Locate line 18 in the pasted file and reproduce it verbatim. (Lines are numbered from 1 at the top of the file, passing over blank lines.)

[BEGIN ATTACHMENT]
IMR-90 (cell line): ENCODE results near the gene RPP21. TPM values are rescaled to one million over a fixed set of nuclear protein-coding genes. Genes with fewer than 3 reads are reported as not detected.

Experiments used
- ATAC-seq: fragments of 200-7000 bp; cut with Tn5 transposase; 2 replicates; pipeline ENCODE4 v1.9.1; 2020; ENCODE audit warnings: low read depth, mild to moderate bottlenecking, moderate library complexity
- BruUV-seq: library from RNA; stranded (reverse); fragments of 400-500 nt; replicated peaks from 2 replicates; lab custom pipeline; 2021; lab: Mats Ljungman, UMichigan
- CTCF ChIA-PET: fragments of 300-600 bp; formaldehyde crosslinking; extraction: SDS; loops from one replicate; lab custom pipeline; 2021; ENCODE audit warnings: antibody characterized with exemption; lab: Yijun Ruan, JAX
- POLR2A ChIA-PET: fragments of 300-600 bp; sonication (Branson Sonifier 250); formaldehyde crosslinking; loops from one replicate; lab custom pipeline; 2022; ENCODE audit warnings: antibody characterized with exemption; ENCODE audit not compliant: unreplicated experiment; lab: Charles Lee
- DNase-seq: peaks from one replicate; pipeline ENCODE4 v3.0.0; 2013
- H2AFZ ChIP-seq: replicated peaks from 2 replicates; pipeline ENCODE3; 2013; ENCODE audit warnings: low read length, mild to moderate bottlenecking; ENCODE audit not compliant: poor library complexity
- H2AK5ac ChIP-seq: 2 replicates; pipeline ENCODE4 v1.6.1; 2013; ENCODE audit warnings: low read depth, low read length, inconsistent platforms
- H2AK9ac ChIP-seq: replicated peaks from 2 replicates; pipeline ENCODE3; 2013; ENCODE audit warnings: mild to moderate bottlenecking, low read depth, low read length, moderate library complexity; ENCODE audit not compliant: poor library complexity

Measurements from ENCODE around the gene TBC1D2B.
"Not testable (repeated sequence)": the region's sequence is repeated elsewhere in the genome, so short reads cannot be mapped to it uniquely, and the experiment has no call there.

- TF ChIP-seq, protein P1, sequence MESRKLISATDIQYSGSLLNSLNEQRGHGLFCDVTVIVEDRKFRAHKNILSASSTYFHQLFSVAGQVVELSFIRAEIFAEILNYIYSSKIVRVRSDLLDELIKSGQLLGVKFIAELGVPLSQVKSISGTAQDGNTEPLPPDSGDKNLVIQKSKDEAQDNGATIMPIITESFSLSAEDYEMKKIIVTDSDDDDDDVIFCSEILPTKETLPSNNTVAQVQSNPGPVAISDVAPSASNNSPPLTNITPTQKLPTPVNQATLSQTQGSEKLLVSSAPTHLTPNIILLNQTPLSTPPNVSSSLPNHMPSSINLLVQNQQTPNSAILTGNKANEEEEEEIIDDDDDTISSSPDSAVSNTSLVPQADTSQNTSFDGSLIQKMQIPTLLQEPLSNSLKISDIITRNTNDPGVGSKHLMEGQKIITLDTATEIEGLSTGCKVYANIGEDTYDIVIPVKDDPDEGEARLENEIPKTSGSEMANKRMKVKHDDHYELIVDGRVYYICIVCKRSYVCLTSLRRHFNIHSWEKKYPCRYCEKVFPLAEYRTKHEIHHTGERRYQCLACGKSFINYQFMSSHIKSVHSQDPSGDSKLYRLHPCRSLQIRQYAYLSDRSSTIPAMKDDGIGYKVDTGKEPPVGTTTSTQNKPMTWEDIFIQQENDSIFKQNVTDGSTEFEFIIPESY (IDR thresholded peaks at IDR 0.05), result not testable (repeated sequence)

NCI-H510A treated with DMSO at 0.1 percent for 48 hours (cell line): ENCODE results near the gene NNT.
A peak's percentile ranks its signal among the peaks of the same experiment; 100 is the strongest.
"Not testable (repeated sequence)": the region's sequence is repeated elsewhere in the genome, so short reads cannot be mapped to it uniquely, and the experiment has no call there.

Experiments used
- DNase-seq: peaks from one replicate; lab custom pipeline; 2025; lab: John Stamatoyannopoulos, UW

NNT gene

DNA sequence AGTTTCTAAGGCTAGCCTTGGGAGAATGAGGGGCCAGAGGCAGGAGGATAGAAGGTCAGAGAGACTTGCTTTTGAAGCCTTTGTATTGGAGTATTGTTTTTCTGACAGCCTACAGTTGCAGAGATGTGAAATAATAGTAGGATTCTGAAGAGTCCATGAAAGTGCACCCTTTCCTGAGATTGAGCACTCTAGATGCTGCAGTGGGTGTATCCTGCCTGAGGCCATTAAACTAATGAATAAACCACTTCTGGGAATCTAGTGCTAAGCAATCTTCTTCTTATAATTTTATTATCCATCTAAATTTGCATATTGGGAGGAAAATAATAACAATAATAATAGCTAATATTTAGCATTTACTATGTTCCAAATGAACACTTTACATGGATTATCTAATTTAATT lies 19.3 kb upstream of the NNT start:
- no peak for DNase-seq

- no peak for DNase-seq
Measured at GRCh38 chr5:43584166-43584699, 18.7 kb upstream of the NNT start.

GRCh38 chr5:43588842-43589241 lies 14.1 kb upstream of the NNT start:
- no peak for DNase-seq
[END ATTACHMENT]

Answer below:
- DNase-seq: peaks from one replicate; lab custom pipeline; 2025; lab: John Stamatoyannopoulos, UW